Public health safety measures essential to flatten the curve and combat COVID-19 (coronavirus) are being implemented across the world. Some of the immediate effects of coronavirus on flea markets and antiques are clear. Given the importance of social distancing and related restrictions on travel, flea markets are among the increasing list of cancelled events. Antique stores and auction houses are closing or limiting in-person sales too. As necessary changes unfold, though, vendors attempt to conduct antique business – even if it’s not business as usual.
The rapid developments indicate possible short- and long-term effects of the coronavirus on flea markets and the antique trading industry. Here’s a rundown of what dealers and customers may anticipate:
Flea market cancellations
Because of bans on travel and social gathering, antique shows and flea markets must close. Monthly flea markets may rebound once restrictions are lifted. But organizers of weekly flea markets or yearly events gathering thousands of vendors and happening during the quarantine might suffer from the current restrictions. Some may even go bankrupt. Other venues attempt to operate while making adjustments. For example, some auction houses remain open. As a precaution, auction houses hold video calls for clients to inspect lots and organize private viewings. Estate sales are switching to online viewing galleriesand purchases too. Even antique shops are accepting phone orders for appointment-only pickup.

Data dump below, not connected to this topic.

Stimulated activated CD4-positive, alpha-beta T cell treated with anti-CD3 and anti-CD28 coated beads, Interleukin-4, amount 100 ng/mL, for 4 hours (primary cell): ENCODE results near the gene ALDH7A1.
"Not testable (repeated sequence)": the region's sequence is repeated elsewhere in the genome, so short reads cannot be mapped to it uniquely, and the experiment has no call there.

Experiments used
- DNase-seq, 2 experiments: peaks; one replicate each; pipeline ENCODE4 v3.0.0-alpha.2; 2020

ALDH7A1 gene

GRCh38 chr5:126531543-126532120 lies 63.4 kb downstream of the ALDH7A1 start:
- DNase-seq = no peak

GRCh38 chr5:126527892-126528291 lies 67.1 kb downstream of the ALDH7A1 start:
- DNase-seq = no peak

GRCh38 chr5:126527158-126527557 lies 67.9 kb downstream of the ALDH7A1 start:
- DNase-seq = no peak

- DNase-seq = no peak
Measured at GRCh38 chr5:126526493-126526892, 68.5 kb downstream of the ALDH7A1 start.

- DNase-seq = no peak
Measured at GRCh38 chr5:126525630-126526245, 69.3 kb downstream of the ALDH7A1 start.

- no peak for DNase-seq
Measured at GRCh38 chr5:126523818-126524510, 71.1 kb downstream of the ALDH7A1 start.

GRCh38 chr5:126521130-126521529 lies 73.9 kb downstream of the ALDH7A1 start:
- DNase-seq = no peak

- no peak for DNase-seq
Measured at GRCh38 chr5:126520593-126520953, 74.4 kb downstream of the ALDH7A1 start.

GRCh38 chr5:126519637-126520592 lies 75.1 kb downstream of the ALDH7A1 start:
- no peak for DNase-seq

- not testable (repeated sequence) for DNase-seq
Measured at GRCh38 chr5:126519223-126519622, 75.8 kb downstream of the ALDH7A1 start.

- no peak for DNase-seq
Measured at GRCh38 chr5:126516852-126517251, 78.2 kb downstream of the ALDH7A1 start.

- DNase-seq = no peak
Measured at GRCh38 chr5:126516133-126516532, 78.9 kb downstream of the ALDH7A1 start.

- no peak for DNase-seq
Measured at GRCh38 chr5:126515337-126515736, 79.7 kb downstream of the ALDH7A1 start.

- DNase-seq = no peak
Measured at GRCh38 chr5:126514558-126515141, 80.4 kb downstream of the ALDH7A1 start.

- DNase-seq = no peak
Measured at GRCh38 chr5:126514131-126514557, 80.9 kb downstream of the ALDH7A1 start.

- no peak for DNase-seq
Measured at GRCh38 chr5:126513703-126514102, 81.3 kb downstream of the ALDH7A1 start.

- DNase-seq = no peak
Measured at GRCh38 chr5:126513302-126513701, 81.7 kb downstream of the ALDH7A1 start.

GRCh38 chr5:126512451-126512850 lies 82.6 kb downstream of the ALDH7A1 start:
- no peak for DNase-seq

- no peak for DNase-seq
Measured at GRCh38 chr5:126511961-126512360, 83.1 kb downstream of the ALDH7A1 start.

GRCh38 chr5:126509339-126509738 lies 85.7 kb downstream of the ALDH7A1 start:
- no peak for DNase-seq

Are consumers currently in a shopping mood?
Retail therapy is a coping mechanism. Many consumers are turning to online marketplaces for necessities, but they are also buying comfort items. A Red Points survey found that 46.1 percent of consumers are more likely to purchase clothing and fashion items online rather than in-store because of the coronavirus outbreak. Plus, score some amazing bargains. Vintage and antique dealers provide discounts to boost sales in difficult economic climates. Get a vintage fix with caution, though, as budgets are likely to tighten.
Can online marketplaces stimulate the antique industry during the coronavirus?
Can online antique shopping replace brick-and-mortar antique shops?
When it’s safe within the public interest to resume more regular outings, people may crave social interaction. For vintage lovers, attending flea markets and auctions are ideal settings to mingle. “Society might come out of the pandemic valuing these big spaces even more as an opportunity to be together visually,” says Alexandra Lange, an architecture critic at Curbed. “After this is all over, I would love to see more public investment in open, accessible, all-weather places to gather.”
There was a time when buyers and sellers only had one real online destination for antiques. Today, however, many virtual storefronts fill the internet. Some, like Ruby Lane, vet vendors to ensure higher-end merchandise. Others, like Etsy, host a wide range of vintage merchandise from authentic antiques to affordable kitsch. Exploring the best online vintage shops could be a fun way to spend some of the extra hours at home during shelter-in-place recommendations.
Future effects of coronavirus on flea markets and antiques